Cooper-binding peptides are another popular ingredient to look for, but they are synthetic. However, there's been research that suggests1 this can stimulate the hair follicle as well as help existing hair strength—just as well as topical minoxidil (aka Rogaine.)
Another thing to keep in mind: Hair ages with free radical damage2. And since hair thins as it ages, you can potentially keep the strands healthier with antioxidants. Now, you don't need to run out and grab an antioxidant serum just for your brow hairs, but when you're applying your regular vitamin C serum, just make sure you go over your hairs. You might not see regrowth from it, but it can at least be preventive.
Also to note, as with anything, too much can always be a bad thing. If you overload your hair follicle with oils, you might end up clogging the pore, which can actually cause inflammation. So just be wary of how much you are putting on the brow.
If all else fails, fake it.
While I am a fan of a simple makeup routine, one of my three daily products is a brow gel (a concealer and blush being the other two). So I understand the urge to fill in and fluff up: I have naturally fine brow hair and it just makes me feel better to thicken the strand a bit. I just started using W3LL People's new Expressionist Brow Gel and it looks so natural. So, if you've had your go at regrowth and still need a little help, there are makeup tricks to use that don't result in you going full YouTube makeup tutorial.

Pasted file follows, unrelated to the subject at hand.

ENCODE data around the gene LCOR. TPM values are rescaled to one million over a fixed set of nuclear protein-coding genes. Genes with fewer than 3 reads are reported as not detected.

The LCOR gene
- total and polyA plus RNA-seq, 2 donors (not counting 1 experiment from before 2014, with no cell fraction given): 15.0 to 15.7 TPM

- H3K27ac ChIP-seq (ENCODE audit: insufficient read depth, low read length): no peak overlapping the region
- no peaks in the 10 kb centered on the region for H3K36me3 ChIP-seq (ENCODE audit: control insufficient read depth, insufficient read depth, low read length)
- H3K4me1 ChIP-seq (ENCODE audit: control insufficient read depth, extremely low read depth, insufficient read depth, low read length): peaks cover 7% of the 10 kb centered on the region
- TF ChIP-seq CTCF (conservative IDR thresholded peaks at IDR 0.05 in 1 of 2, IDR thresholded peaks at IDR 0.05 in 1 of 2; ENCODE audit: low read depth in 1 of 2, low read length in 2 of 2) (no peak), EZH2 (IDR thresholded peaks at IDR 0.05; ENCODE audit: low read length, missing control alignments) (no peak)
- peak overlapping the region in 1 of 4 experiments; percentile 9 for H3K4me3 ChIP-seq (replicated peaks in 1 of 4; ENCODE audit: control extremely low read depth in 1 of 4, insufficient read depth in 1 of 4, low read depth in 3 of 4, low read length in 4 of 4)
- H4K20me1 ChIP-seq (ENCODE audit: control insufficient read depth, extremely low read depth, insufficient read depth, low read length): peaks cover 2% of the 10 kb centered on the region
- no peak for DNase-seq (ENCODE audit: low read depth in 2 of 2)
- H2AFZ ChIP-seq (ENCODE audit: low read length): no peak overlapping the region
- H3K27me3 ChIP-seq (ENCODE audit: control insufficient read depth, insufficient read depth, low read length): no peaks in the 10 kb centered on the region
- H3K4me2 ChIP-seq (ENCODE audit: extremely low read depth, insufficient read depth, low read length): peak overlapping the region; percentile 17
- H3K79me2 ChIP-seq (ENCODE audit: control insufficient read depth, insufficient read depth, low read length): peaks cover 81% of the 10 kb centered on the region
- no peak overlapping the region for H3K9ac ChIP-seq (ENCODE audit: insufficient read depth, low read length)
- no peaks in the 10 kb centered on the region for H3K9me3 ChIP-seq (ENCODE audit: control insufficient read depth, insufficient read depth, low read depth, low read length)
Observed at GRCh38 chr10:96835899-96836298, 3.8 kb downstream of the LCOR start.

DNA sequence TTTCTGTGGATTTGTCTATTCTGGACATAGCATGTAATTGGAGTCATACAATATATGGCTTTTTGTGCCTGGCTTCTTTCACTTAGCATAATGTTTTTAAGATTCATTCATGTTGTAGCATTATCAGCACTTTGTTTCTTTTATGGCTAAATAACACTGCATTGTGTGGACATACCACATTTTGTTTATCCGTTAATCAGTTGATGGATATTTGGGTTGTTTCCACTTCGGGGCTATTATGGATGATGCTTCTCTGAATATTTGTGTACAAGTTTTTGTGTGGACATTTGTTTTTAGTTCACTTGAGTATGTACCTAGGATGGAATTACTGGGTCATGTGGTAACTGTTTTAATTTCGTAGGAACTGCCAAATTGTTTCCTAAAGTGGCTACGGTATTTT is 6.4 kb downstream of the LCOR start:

"Follow your natural shape," says makeup artist Amber Talarico. No, no need to draw intricate angles to see where your arch should fall, nor reshape entirely. Just stick to what you've got. From there, what products you pick should depend on what your needs are, says Talarico. If you just have a few small gaps you need to cover, opt for a powder to fill and add depth. If you want to thicken or darken the strand, like a mascara does for your lashes, opt for a brow gel. If you need to add length, thickness, or even rework the shape, use a pencil and gel combo. "Make sure your pencil is as sharp as possible, so you can create those fine little lines and draw on small flicks in the direction of hair growth. Then seal the strands with a brow gel." And finally, if makeup isn't your thing, try the coconut oil and castor oil cocktail Cocokind Organic Brow Balm, which is naturally tinted with cacao so it doubles as makeup.
As for the shade, if you're having trouble picking one for you, a universal tone is a medium or dark taupe: "The shade taupe actually mimics the shadow of the hair, rather than the hair itself, so it can add some depth there—that's why it can work for anyone."
Alexandra Engler is the beauty director at mindbodygreen and host of the beauty podcast Clean Beauty School. Previously, she's held beauty roles at Harper's Bazaar, Marie Claire, SELF, and Cosmopolitan; her byline has appeared in Esquire, Sports Illustrated, and Allure.com. In her current role, she covers all the latest trends in the clean and natural beauty space, as well as lifestyle topics, such as travel. She received her journalism degree from Marquette University, graduating first in the department. She lives in Brooklyn, New York.